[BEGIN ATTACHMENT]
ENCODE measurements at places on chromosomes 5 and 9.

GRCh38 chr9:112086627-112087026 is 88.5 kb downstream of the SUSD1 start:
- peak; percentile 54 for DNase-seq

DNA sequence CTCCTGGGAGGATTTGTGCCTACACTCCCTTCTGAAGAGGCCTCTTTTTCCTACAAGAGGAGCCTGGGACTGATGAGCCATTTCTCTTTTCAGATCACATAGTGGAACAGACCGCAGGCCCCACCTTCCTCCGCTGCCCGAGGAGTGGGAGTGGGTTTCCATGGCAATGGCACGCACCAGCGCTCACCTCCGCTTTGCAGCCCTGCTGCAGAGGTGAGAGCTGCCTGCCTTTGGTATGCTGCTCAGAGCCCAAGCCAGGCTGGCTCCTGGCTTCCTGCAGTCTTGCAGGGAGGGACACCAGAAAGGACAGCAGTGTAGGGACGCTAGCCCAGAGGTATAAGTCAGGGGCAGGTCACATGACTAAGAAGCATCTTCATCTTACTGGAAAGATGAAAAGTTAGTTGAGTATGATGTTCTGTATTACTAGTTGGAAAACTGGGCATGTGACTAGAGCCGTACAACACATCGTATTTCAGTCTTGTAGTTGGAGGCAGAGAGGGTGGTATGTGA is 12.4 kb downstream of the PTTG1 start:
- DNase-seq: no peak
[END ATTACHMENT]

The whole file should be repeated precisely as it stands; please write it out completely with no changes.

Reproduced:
ENCODE measurements at places on chromosomes 5 and 9.

GRCh38 chr9:112086627-112087026 is 88.5 kb downstream of the SUSD1 start:
- peak; percentile 54 for DNase-seq

DNA sequence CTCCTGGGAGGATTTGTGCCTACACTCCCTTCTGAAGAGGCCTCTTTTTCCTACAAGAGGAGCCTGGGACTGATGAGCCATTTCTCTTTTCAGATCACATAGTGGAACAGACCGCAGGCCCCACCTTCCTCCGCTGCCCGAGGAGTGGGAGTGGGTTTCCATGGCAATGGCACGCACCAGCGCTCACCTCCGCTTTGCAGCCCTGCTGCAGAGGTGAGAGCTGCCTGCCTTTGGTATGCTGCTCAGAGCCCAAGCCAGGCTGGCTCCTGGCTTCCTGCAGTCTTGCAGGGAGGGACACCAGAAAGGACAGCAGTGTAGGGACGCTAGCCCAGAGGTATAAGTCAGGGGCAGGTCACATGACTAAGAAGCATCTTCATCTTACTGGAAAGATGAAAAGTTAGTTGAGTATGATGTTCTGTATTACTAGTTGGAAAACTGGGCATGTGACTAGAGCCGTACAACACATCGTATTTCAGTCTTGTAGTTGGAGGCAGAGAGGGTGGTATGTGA is 12.4 kb downstream of the PTTG1 start:
- DNase-seq: no peak